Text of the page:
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Citadel Miniatures “Finecast” - Lone Warrior Blog

Citadel Miniatures “Finecast” - Lone Warrior Blog

Citadel Miniatures “Finecast” - Lone Warrior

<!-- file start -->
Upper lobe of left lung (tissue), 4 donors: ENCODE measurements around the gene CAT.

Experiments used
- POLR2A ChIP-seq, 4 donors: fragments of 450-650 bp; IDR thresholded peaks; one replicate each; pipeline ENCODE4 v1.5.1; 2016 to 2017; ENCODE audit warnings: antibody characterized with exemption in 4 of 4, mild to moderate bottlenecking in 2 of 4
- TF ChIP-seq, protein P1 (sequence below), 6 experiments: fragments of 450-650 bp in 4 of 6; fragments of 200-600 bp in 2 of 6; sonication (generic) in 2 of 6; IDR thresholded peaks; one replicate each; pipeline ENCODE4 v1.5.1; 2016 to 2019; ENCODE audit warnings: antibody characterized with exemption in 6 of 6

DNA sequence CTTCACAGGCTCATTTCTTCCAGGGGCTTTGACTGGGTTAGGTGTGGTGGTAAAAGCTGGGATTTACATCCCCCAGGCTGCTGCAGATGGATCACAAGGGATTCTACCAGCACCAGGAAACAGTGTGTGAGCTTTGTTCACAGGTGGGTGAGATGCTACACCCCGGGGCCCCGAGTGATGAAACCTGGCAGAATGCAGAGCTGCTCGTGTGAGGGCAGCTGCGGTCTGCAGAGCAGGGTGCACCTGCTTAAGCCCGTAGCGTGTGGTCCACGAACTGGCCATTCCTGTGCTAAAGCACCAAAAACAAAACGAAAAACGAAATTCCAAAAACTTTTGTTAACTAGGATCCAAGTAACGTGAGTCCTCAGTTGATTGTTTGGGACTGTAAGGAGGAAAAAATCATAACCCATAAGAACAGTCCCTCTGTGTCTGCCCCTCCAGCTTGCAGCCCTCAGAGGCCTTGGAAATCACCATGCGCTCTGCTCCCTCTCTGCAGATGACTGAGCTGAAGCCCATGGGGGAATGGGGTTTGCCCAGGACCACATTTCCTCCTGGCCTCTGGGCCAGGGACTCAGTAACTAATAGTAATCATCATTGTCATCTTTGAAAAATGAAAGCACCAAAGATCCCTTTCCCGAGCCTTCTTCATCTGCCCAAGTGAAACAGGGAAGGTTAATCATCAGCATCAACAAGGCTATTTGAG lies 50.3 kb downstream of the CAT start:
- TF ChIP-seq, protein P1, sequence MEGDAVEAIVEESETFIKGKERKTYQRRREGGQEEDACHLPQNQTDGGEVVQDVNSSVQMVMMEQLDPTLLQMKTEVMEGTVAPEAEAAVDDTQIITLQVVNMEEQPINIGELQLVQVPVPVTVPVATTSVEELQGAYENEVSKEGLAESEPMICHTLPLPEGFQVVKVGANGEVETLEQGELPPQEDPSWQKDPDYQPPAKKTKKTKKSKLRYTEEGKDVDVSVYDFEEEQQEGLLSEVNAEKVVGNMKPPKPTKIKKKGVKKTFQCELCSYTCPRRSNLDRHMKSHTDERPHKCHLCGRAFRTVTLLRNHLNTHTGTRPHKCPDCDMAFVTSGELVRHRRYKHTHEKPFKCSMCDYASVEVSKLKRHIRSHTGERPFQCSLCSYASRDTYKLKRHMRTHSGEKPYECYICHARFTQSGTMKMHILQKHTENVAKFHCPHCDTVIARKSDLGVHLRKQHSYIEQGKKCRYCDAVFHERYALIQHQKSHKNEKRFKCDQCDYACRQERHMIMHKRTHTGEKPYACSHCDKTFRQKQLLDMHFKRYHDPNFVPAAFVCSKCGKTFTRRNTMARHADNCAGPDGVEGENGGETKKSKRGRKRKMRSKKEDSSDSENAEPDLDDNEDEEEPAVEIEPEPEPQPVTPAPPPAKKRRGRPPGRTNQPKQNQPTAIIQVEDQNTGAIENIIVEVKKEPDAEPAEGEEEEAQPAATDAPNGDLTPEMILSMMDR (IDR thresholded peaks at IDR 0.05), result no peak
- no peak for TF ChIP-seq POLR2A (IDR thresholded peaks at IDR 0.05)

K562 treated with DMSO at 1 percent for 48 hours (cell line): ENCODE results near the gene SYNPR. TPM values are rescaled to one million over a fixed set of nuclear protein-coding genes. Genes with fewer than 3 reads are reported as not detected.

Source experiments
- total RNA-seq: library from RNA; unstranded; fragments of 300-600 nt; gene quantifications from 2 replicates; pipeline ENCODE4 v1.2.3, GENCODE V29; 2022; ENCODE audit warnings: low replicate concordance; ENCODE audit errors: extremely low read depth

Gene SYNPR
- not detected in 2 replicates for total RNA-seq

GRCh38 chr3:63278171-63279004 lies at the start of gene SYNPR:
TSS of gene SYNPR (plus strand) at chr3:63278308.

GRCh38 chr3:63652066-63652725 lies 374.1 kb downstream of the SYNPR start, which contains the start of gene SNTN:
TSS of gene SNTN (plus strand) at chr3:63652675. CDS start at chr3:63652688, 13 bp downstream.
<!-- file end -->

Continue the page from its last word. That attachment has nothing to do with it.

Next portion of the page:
Citadel Miniatures “Finecast” By Dan Barbuto Games Workshop has introduced a new line of products recently, the Citadel Finecast range of miniatures. I hadn’t purchased a Games Workshop product in years, but still read the magazine “White Dwarf” which covers the Games Workshop range of games. The Finecast products seemed to be an attempt to produce a higher quality figure in resin, as opposed to metal which was Games Workshops standard for special and intricate models such as character figures. I got a first hand look at the Finecast models at a local store which carries nearly the entire Games Workshop range. Impressed with the quality, I was completely convinced to make a purchase when I saw a Finecast set of Chaos Raptors, previously metal-only miniatures of armored Chaos Space Marines equipped with jet packs and cocky poses. On a sour note that almost every Games Workshop aficionado can relate too, the material of the miniatures had changed, but the price had not. For 5 resin figures I paid a crushing $40, only $5 less than when this particular set was sold in metal. $8 a figure is outrageous, but as I overheard a fellow store patron comment, “As long as they keep making them, I will keep buying them.” I returned home, intent on putting the figures together that day when I made a bit of a flub. It took me a bewildered few minutes of using plastic cement to realize that clearly it would not work on resin and I needed super glue. With super glue in hand the next day, I removed the parts from the sprue and removed the flash, which was negligible and all easy taken off. Examining the pieces close up it was clear to me that the resin figures, while not re-sculpted, were much crisper and appealing to the eye than when they were done in metal. The Chaos Raptor figures in metal were notorious for being top heavy and while their dynamic sculpting added appeal, it also meant they fell over often. While this weight defect was remedied by using the much lighter resin, the Champion figure required some use of “green stuff” epoxy putty to sculpt a thicker attachment to the base to keep him upright.

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